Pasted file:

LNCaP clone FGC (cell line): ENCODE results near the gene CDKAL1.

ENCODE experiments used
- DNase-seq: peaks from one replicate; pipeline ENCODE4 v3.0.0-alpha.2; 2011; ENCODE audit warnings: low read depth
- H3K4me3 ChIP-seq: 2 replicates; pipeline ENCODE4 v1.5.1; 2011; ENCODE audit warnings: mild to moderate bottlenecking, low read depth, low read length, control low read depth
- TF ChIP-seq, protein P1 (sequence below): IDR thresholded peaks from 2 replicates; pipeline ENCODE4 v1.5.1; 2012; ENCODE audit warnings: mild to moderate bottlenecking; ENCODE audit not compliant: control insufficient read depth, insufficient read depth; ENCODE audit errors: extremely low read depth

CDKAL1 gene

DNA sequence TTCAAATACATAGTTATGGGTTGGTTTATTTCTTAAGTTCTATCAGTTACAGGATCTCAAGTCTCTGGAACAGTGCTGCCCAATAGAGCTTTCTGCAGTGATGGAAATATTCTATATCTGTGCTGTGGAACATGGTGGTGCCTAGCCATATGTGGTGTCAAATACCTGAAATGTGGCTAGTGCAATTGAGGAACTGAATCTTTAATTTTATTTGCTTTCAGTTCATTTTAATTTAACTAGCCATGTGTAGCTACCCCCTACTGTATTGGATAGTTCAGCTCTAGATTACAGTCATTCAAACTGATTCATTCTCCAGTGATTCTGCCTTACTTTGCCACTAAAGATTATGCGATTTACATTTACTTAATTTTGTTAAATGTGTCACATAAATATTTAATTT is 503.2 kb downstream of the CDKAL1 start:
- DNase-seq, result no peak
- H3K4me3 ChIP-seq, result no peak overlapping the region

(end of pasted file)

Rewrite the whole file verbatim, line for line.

LNCaP clone FGC (cell line): ENCODE results near the gene CDKAL1.

ENCODE experiments used
- DNase-seq: peaks from one replicate; pipeline ENCODE4 v3.0.0-alpha.2; 2011; ENCODE audit warnings: low read depth
- H3K4me3 ChIP-seq: 2 replicates; pipeline ENCODE4 v1.5.1; 2011; ENCODE audit warnings: mild to moderate bottlenecking, low read depth, low read length, control low read depth
- TF ChIP-seq, protein P1 (sequence below): IDR thresholded peaks from 2 replicates; pipeline ENCODE4 v1.5.1; 2012; ENCODE audit warnings: mild to moderate bottlenecking; ENCODE audit not compliant: control insufficient read depth, insufficient read depth; ENCODE audit errors: extremely low read depth

CDKAL1 gene

DNA sequence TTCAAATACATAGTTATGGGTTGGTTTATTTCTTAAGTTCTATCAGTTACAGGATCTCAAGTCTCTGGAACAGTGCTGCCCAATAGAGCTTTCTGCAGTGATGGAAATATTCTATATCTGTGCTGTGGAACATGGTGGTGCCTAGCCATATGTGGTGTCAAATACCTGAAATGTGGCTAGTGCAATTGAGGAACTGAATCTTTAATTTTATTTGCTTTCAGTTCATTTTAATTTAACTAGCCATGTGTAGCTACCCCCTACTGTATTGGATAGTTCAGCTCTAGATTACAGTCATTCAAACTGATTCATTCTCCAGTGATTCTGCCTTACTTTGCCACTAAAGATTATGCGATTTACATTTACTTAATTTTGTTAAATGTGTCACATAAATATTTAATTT is 503.2 kb downstream of the CDKAL1 start:
- DNase-seq, result no peak
- H3K4me3 ChIP-seq, result no peak overlapping the region